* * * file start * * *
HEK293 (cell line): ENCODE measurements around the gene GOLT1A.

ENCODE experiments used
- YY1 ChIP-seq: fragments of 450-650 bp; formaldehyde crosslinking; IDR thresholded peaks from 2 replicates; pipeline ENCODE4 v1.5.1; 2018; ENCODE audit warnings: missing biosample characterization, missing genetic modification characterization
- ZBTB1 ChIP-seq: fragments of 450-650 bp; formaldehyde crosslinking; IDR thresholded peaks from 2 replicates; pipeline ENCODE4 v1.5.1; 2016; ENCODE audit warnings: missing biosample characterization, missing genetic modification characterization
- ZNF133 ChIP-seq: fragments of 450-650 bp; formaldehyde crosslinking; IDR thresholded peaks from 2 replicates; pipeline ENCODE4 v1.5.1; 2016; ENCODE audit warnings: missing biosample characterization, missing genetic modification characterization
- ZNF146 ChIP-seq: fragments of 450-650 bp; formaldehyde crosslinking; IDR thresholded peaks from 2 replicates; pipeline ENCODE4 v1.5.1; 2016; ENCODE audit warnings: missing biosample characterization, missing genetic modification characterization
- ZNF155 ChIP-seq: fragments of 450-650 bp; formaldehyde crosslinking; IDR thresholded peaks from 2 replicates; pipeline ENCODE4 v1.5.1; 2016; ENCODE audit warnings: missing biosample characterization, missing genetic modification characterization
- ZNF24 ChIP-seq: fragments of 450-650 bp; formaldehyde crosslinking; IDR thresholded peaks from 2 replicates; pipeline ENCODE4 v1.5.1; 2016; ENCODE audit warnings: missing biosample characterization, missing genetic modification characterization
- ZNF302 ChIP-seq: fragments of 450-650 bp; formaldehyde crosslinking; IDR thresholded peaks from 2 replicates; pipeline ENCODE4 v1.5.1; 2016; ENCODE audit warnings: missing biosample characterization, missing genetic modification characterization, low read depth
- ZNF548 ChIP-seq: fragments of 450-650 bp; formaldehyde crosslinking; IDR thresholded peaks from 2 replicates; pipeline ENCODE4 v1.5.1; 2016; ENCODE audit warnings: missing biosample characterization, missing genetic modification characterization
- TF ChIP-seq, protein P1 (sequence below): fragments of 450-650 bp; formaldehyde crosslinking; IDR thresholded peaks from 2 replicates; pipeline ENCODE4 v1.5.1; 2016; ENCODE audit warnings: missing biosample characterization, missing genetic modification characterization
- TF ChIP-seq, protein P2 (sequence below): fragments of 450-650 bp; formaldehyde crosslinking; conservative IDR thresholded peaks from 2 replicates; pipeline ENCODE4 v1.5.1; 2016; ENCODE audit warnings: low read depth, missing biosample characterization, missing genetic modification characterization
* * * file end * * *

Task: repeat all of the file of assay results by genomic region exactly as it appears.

HEK293 (cell line): ENCODE measurements around the gene GOLT1A.

ENCODE experiments used
- YY1 ChIP-seq: fragments of 450-650 bp; formaldehyde crosslinking; IDR thresholded peaks from 2 replicates; pipeline ENCODE4 v1.5.1; 2018; ENCODE audit warnings: missing biosample characterization, missing genetic modification characterization
- ZBTB1 ChIP-seq: fragments of 450-650 bp; formaldehyde crosslinking; IDR thresholded peaks from 2 replicates; pipeline ENCODE4 v1.5.1; 2016; ENCODE audit warnings: missing biosample characterization, missing genetic modification characterization
- ZNF133 ChIP-seq: fragments of 450-650 bp; formaldehyde crosslinking; IDR thresholded peaks from 2 replicates; pipeline ENCODE4 v1.5.1; 2016; ENCODE audit warnings: missing biosample characterization, missing genetic modification characterization
- ZNF146 ChIP-seq: fragments of 450-650 bp; formaldehyde crosslinking; IDR thresholded peaks from 2 replicates; pipeline ENCODE4 v1.5.1; 2016; ENCODE audit warnings: missing biosample characterization, missing genetic modification characterization
- ZNF155 ChIP-seq: fragments of 450-650 bp; formaldehyde crosslinking; IDR thresholded peaks from 2 replicates; pipeline ENCODE4 v1.5.1; 2016; ENCODE audit warnings: missing biosample characterization, missing genetic modification characterization
- ZNF24 ChIP-seq: fragments of 450-650 bp; formaldehyde crosslinking; IDR thresholded peaks from 2 replicates; pipeline ENCODE4 v1.5.1; 2016; ENCODE audit warnings: missing biosample characterization, missing genetic modification characterization
- ZNF302 ChIP-seq: fragments of 450-650 bp; formaldehyde crosslinking; IDR thresholded peaks from 2 replicates; pipeline ENCODE4 v1.5.1; 2016; ENCODE audit warnings: missing biosample characterization, missing genetic modification characterization, low read depth
- ZNF548 ChIP-seq: fragments of 450-650 bp; formaldehyde crosslinking; IDR thresholded peaks from 2 replicates; pipeline ENCODE4 v1.5.1; 2016; ENCODE audit warnings: missing biosample characterization, missing genetic modification characterization
- TF ChIP-seq, protein P1 (sequence below): fragments of 450-650 bp; formaldehyde crosslinking; IDR thresholded peaks from 2 replicates; pipeline ENCODE4 v1.5.1; 2016; ENCODE audit warnings: missing biosample characterization, missing genetic modification characterization
- TF ChIP-seq, protein P2 (sequence below): fragments of 450-650 bp; formaldehyde crosslinking; conservative IDR thresholded peaks from 2 replicates; pipeline ENCODE4 v1.5.1; 2016; ENCODE audit warnings: low read depth, missing biosample characterization, missing genetic modification characterization